The Meanings, Functions and Uses of Cantonese Discourse Particles: A Research Monograph Project with Pedagogical Materials

  • WAKEFIELD, John (PI)

Project: Research project

Project Details


This proposed study will describe and define the twenty most commonly used Cantonese discourse particles (DPs) in addition to seven already defined in prior research. Which are the most common will be determined quantifiably using naturally-occurring data. The DPs will be defined using a modified version of Besemeres and Wierzbicka’s (2003: 3) “general model for the investigation of discourse markers.” The results of this study, combined with my earlier work, will be submitted for publication as a book. In addition to descriptions and definitions of the DPs, the book will provide examples of each particle’s use within discourse contexts. A free online resource will be created to supplement the book, suggesting how it can be used and providing lesson plans and teaching materials (see the Education Plan) with clips of authentic data (cf. Su and Tao, 2018). This pedagogical resource will benefit both teachers and learners of Cantonese.

The theoretical implications relate to DPs expressing a variety of pragmatic meanings. The sentence-final question DP me1, for example, changes a statement into a question expressing surprise. Its meaning is comparable to a high-rising tone in English: Lei5 zek3 gau2 sei2-zo2 me1? (“Your dog died?!”). This research will expand our knowledge of the semantics of Cantonese DPs, revealing how their meanings overlap with those of the DPs (or intonation) in other languages. This will tell us how languages express speaker beliefs and notions such as epistemic modality and speaker stance, and is an indirect way of helping us understand intonation, a very difficult aspect of language to study (e.g., Ladd, 2008; Wakefield, 2020). This study will significantly increase the number of defined DPs using easy-to-understand definitions, benefiting teachers and learners, as well as linguists who want to make cross- linguistic contrasts.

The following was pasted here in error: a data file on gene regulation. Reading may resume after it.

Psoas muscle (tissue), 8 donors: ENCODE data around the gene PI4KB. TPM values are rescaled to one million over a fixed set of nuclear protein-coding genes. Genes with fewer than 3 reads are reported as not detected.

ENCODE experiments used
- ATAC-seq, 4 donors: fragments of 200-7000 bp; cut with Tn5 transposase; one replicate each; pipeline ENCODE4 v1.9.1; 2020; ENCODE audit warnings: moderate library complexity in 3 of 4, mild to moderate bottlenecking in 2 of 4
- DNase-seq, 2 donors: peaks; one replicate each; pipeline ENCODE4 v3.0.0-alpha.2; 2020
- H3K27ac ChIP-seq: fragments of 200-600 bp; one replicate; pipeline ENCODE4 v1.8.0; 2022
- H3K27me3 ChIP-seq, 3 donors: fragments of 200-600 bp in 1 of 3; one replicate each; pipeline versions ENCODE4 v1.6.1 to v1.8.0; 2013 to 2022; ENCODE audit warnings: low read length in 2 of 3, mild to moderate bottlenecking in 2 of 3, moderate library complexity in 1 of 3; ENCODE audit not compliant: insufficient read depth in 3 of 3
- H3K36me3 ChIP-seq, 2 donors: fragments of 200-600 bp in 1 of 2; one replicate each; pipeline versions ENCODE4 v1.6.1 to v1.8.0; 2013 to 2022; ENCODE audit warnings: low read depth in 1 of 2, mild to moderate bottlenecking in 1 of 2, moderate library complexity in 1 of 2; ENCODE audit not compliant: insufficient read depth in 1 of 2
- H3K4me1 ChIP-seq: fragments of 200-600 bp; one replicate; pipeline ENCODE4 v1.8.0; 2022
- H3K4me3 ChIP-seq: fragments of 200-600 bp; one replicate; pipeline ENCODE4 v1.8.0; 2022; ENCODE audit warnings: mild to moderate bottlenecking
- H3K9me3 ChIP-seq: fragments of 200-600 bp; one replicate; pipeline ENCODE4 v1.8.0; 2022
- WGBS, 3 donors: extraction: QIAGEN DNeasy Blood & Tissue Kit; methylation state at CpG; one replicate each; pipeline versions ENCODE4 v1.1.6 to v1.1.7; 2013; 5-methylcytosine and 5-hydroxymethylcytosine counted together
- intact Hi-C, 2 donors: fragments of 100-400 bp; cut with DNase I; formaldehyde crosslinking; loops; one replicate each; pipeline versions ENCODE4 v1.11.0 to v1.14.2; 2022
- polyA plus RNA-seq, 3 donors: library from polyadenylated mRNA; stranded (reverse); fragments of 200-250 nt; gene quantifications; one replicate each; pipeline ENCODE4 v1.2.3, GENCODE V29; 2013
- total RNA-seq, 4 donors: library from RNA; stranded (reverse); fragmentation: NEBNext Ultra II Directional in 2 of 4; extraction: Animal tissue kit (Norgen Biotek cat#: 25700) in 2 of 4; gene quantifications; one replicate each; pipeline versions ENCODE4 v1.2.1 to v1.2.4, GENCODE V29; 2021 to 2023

Societal impact comes from providing a useful resource for Cantonese learners to understand and appropriately use DPs, which are extremely difficult to acquire (Yip & Matthews, 2000) but are nevertheless necessary to learn because of their ubiquitous use in daily conversations. This will especially benefit non-Cantonese-speaking Hong Kong immigrants who need to learn the language well in order to assimilate in society and succeed in the workforce.
Effective start/end date1/01/23 → …


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